As you begin negotiations, it will be important to not let the excitement get the best of you! Hiring someone to help you through negotiations is highly recommended.
Benefits of hiring negotiation help:

  • You are not alone! Imagine being in a boardroom all alone, trying to talk to ten people all while attempting to understand the terms of the agreement.
  • Now, it’s two against ten! You have someone on your side to make sure you understand all terms of an agreement correctly.
  • You get to be the good cop! When hiring someone to handle negotiations, they will be the person to play bad cop in order to get you a good deal!

Food for Thought from Past Articles:

  • When you license a patent, the first decision should be whether it will be an exclusive or non-exclusive license. In general, people looking to license your patent will prefer an exclusive license. This way, they will be the only ones allowed to profit from the patent, and have the right to enforce violations of it if anyone tries to “copycat” what they end up bringing to market. However, you may prefer a non-exclusive license.
  • As the name suggests, a non-exclusive license grants someone rights to utilize the patent, but on the understanding that you may license those rights to others as well. For obvious reasons, potential licensees do not usually like this kind of licensing deal. It creates the threat of competition in the future that will make their lives harder. However, some licensees will agree to this, and it would be advantageous to try and work out such a deal.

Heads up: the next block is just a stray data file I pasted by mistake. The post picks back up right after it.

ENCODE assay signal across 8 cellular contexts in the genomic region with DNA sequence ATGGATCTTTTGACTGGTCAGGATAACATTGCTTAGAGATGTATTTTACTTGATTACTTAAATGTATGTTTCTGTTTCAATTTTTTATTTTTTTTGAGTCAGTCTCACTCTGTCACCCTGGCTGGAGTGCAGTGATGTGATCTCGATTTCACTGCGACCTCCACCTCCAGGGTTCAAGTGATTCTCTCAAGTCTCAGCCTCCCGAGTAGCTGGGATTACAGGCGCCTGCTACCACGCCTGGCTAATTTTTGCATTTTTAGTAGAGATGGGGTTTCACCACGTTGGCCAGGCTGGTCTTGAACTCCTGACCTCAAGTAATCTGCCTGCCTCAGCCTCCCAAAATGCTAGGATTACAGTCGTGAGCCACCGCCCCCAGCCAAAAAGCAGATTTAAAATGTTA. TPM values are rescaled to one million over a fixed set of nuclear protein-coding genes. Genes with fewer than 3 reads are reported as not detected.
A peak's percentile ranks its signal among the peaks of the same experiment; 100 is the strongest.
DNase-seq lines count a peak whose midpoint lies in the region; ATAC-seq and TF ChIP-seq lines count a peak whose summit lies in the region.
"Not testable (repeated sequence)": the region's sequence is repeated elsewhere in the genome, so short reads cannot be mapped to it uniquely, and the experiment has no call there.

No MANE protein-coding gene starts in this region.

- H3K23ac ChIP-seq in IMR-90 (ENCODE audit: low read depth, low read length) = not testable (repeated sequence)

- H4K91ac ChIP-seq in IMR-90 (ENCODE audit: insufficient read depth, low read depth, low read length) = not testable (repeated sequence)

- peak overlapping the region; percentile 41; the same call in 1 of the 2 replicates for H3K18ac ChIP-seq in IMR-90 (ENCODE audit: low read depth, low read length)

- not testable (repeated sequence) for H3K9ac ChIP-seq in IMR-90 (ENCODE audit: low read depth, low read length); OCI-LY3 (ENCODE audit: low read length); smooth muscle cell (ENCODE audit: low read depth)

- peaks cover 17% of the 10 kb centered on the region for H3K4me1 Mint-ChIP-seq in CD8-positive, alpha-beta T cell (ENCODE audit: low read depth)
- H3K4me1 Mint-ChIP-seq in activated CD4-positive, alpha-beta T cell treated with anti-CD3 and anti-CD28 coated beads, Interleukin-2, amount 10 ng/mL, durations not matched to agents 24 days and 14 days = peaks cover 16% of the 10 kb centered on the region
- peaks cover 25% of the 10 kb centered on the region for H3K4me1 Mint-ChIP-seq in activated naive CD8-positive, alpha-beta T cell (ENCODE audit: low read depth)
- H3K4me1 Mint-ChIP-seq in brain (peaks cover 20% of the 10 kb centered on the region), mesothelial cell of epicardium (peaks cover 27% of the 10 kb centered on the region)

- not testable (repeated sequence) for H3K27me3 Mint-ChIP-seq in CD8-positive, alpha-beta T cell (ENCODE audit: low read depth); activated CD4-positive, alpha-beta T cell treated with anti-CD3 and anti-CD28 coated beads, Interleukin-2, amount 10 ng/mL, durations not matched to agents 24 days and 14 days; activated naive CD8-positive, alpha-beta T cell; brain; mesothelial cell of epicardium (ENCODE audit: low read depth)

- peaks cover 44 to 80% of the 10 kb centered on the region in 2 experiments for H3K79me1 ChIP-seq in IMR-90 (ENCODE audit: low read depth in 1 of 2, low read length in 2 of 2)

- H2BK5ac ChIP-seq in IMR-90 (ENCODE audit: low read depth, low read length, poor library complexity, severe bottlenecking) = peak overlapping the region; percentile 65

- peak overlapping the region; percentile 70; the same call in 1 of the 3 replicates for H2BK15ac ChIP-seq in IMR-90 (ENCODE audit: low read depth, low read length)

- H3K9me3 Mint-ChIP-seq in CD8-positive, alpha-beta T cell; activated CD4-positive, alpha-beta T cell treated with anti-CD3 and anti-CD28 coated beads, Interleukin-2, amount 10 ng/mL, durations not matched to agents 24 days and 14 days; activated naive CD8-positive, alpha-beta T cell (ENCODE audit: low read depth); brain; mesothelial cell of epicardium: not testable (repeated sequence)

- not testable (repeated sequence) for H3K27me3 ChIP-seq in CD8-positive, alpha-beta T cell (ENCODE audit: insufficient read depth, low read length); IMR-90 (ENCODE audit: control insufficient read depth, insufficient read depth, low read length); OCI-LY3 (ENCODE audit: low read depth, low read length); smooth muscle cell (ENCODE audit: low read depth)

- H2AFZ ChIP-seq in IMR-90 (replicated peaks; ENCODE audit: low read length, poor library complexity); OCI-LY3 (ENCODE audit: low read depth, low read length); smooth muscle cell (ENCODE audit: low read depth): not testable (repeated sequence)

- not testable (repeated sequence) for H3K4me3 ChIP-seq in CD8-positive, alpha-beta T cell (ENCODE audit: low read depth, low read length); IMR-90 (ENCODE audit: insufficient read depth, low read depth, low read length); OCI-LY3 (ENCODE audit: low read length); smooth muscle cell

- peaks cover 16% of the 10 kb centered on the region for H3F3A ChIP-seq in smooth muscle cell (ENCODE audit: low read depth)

• One of the biggest fears you may have as a patent holder is “What do I do if the licensee fails to capitalize on the patent?” Not every licensing deal works out as hoped, and this is a reality you must in some way face. Therefore, you may want to write certain requirements into the contract so that you can revoke the license if this happens. These are called performance obligations, or milestones. Simply put, you can write sales targets, profit margin expectations, or just about anything else that both parties agree on into the contract. If the other party does not meet these obligations, you can revoke the patent.
  • Another way to ensure that your financial needs are met is to simply use royalty requirements. Under this approach, you do not require them to capitalize on the patent in any specific way. Your only concern (and the only thing written into the contract) is that by X date; you want to start receiving Y dollars in royalties on a monthly, annual, or semi-annual basis. This might be worth looking into if you want to get paid, but don’t want to be hassled with figuring out what reasonable sales or profit targets are.
  • Signing does not necessarily mean all of the work is over. You should be continuing to manage the relationship with the buyer or licensee of your intellectual property, to make sure that the agreement is being fulfilled.

**We now offer discounted patent, prototyping, and engineering services to our members. For more information, you may contact us at 832-683-1527.

For more information on this newsletter series, or if you are looking for help moving your product forward, please feel free to email me at:
Recommended Service Providers and Resources for Phase Four:

Lindsey Yeauger is the Product Marketing Director for Idea Buyer LLC, a new product development company that owns and operates The Online Marketplace for Intellectual Property. The site gives inventors the opportunity to showcase their intellectual property to consumer product companies, entrepreneurs, retailers, and manufacturers. You can email her at